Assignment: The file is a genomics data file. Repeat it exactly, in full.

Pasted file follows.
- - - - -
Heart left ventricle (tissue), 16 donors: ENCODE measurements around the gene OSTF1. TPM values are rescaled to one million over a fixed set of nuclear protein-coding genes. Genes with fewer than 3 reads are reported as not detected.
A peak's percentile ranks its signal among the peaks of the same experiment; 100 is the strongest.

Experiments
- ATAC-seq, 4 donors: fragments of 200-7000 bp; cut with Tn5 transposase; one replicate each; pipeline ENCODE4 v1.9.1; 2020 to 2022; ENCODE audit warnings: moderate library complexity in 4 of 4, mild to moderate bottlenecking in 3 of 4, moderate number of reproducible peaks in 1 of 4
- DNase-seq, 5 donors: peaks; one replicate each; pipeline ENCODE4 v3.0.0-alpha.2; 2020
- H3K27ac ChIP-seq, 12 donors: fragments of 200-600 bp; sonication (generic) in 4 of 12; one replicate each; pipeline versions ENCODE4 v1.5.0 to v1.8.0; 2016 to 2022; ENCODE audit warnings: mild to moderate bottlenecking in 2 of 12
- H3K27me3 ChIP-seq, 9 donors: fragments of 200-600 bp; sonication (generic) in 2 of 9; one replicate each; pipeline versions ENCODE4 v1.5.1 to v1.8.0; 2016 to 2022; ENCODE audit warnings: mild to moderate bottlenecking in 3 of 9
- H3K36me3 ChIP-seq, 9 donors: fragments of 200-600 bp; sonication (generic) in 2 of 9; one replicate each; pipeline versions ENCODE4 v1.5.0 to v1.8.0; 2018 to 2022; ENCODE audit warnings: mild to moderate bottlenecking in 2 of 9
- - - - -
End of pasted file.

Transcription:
Heart left ventricle (tissue), 16 donors: ENCODE measurements around the gene OSTF1. TPM values are rescaled to one million over a fixed set of nuclear protein-coding genes. Genes with fewer than 3 reads are reported as not detected.
A peak's percentile ranks its signal among the peaks of the same experiment; 100 is the strongest.

Experiments
- ATAC-seq, 4 donors: fragments of 200-7000 bp; cut with Tn5 transposase; one replicate each; pipeline ENCODE4 v1.9.1; 2020 to 2022; ENCODE audit warnings: moderate library complexity in 4 of 4, mild to moderate bottlenecking in 3 of 4, moderate number of reproducible peaks in 1 of 4
- DNase-seq, 5 donors: peaks; one replicate each; pipeline ENCODE4 v3.0.0-alpha.2; 2020
- H3K27ac ChIP-seq, 12 donors: fragments of 200-600 bp; sonication (generic) in 4 of 12; one replicate each; pipeline versions ENCODE4 v1.5.0 to v1.8.0; 2016 to 2022; ENCODE audit warnings: mild to moderate bottlenecking in 2 of 12
- H3K27me3 ChIP-seq, 9 donors: fragments of 200-600 bp; sonication (generic) in 2 of 9; one replicate each; pipeline versions ENCODE4 v1.5.1 to v1.8.0; 2016 to 2022; ENCODE audit warnings: mild to moderate bottlenecking in 3 of 9
- H3K36me3 ChIP-seq, 9 donors: fragments of 200-600 bp; sonication (generic) in 2 of 9; one replicate each; pipeline versions ENCODE4 v1.5.0 to v1.8.0; 2018 to 2022; ENCODE audit warnings: mild to moderate bottlenecking in 2 of 9